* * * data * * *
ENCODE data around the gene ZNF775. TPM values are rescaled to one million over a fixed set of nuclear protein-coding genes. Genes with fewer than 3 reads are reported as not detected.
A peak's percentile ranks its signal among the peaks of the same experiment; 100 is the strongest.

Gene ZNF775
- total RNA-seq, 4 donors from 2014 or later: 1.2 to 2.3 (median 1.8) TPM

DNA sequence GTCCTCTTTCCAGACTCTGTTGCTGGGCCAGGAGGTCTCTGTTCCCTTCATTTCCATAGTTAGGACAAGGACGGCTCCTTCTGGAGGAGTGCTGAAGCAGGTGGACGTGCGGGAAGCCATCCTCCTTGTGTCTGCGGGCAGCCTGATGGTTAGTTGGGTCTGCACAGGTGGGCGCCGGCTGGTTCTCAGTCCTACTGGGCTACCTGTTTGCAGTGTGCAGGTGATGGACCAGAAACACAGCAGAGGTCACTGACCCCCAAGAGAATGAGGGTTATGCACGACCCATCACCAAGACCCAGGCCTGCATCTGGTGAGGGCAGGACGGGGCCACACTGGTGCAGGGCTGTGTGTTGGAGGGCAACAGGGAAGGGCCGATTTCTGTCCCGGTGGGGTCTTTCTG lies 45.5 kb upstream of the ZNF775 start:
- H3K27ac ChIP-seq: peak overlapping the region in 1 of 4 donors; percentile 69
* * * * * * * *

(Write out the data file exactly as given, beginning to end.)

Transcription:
ENCODE data around the gene ZNF775. TPM values are rescaled to one million over a fixed set of nuclear protein-coding genes. Genes with fewer than 3 reads are reported as not detected.
A peak's percentile ranks its signal among the peaks of the same experiment; 100 is the strongest.

Gene ZNF775
- total RNA-seq, 4 donors from 2014 or later: 1.2 to 2.3 (median 1.8) TPM

DNA sequence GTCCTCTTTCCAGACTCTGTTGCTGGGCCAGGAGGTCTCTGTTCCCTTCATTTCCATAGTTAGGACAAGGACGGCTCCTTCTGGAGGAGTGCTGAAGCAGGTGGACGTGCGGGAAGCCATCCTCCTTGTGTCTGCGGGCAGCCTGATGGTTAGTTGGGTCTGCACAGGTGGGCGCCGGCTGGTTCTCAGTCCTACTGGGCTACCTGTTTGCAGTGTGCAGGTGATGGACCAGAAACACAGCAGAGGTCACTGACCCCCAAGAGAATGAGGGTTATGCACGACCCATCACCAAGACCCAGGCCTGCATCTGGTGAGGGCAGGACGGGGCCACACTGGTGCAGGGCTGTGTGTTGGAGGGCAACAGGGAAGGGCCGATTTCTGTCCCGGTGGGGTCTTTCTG lies 45.5 kb upstream of the ZNF775 start:
- H3K27ac ChIP-seq: peak overlapping the region in 1 of 4 donors; percentile 69